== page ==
Red Bay, Canada, is a former Basque whaling settlement on the coast of
southern Labrador in the Strait of Belle Isle. Keep your eyes peeled
for humpback and minke whales as we sail through these waters.
A fair share of whaling vessels met their doom before reaching the
shores of Red Bay. Wrecked galleons and chalupas - small boats used by
whalers in the 16th century - are just some of the ships that have been
found preserved in these icy waters. These discoveries make Red Bay one
of the most important underwater archeological sites in the world.
Corner Brook, Canada, As we sail into the Bay of Islands, surrounded by
the jagged slopes and dense forests of the Long Range Mountains,
we’ll chart the same course as Captain James Cook over 250
Just like the famed British explorer, we´ll head to Corner
Brook, at the mouth of the Humber River. This is the second-largest
city in the Newfoundland and Labrador province, after St.
John´s. While St. John´s is trendy and
international, Corner Brook is more traditional and local.
Day 42-49 History,
seafood, and nature
The next leg of your journey begins in Halifax, the cosmopolitan
capital of the Canadian province of Nova Scotia. This well-situated
seaport looks out over one of the world's largest natural harbors.
Sable Island, Canada
Our first stop after Halifax is the long, crescent-shaped Sable Island,
some 185 miles to the east. The name comes from the French word for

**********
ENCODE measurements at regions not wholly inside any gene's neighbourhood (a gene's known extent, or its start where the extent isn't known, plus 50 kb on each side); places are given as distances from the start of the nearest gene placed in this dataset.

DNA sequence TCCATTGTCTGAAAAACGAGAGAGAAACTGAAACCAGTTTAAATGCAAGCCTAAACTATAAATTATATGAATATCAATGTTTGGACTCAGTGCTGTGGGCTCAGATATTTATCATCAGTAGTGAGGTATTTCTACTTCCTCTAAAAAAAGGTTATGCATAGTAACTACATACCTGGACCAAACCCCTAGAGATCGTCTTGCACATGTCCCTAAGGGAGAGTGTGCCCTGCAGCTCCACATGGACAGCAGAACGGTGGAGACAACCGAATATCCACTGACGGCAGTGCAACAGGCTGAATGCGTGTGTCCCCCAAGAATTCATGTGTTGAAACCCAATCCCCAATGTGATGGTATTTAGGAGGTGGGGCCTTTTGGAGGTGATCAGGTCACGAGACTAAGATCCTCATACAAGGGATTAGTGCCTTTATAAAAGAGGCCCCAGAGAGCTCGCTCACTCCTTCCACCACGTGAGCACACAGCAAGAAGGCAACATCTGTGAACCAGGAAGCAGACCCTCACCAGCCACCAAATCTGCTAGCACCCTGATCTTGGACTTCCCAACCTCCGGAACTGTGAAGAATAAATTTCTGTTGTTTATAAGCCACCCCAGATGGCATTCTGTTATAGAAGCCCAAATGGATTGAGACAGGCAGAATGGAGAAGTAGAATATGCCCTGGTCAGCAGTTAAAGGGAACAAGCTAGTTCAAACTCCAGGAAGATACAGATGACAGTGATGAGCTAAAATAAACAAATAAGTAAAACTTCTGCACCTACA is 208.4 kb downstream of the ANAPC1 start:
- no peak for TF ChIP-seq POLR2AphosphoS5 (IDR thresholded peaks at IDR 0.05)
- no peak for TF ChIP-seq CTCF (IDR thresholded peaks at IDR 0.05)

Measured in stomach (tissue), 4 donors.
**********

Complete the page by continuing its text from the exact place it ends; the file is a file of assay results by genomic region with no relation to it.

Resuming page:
sand, as this unusual sandbar island cannot support any natural trees.
People come here to see the wild horses, as more than 550 are thought
to live here.
Due to frequent heavy fog and strong currents, even our modern
navigation equipment can struggle with the unpredictable waters close
to the island, making landing a challenge. Should the weather not
cooperate, the captain will maneuver close enough to see the horses
from the observation deck. If conditions are more favorable and we can
go ashore, we’ll see the Sable Island horses up close and
keep our eyes peeled for harbor seals and gray seals on the shoreline.
Lunenburg, Nova Scotia
The colorful buildings along the waterfront will mark your first sight
of Lunenburg, a UNESCO World Heritage Site. Its brightly painted houses
and square gardens are almost unchanged since the 1700s, when it was a
British colonial settlement.
As we exit Canadian waters and cross into the U.S., the next stop on
our expedition cruise is Eastport City, on Moose Island. Archeologists
believe the indigenous Passamaquoddy people lived here for at least
10,000 years before the first Europeans appeared in 1604. While
we’re in Passamaquoddy Bay, check out Old Sow, believed to be
the biggest whirlpool in the western hemisphere and named after the
‘squealing’ noise it supposedly makes as it spins.
If you’ve ever been served a Maine lobster, chances are it
passed through Rockland. Art lovers should check out the Center for
Maine Contemporary Art and the Farnsworth Art Museum, which contain
works by Andrew Wyeth and other New England painters. The real magic
happens when night falls. We’ll drop anchor in Castine
Harbor, where the unique aquatic ecosystem creates the perfect
environment for bioluminescent phytoplankton to thrive. Subject to
availability, we’ll have a number of kayaks for guests to see
this natural phenomenon up close, gliding between the starlit sky and
the shimmering waters.
Bar Harbor, Maine
Perched in Frenchman’s Bay on Mount Desert Island, Bar Harbor
sits at the entrance to Acadia National Park and provides views over
Cadillac Mountain and the Cranberry Islands. Its seafood restaurants
are said to be among the finest in New England.
Provincetown is something of an artistic hub. Painters such as Jackson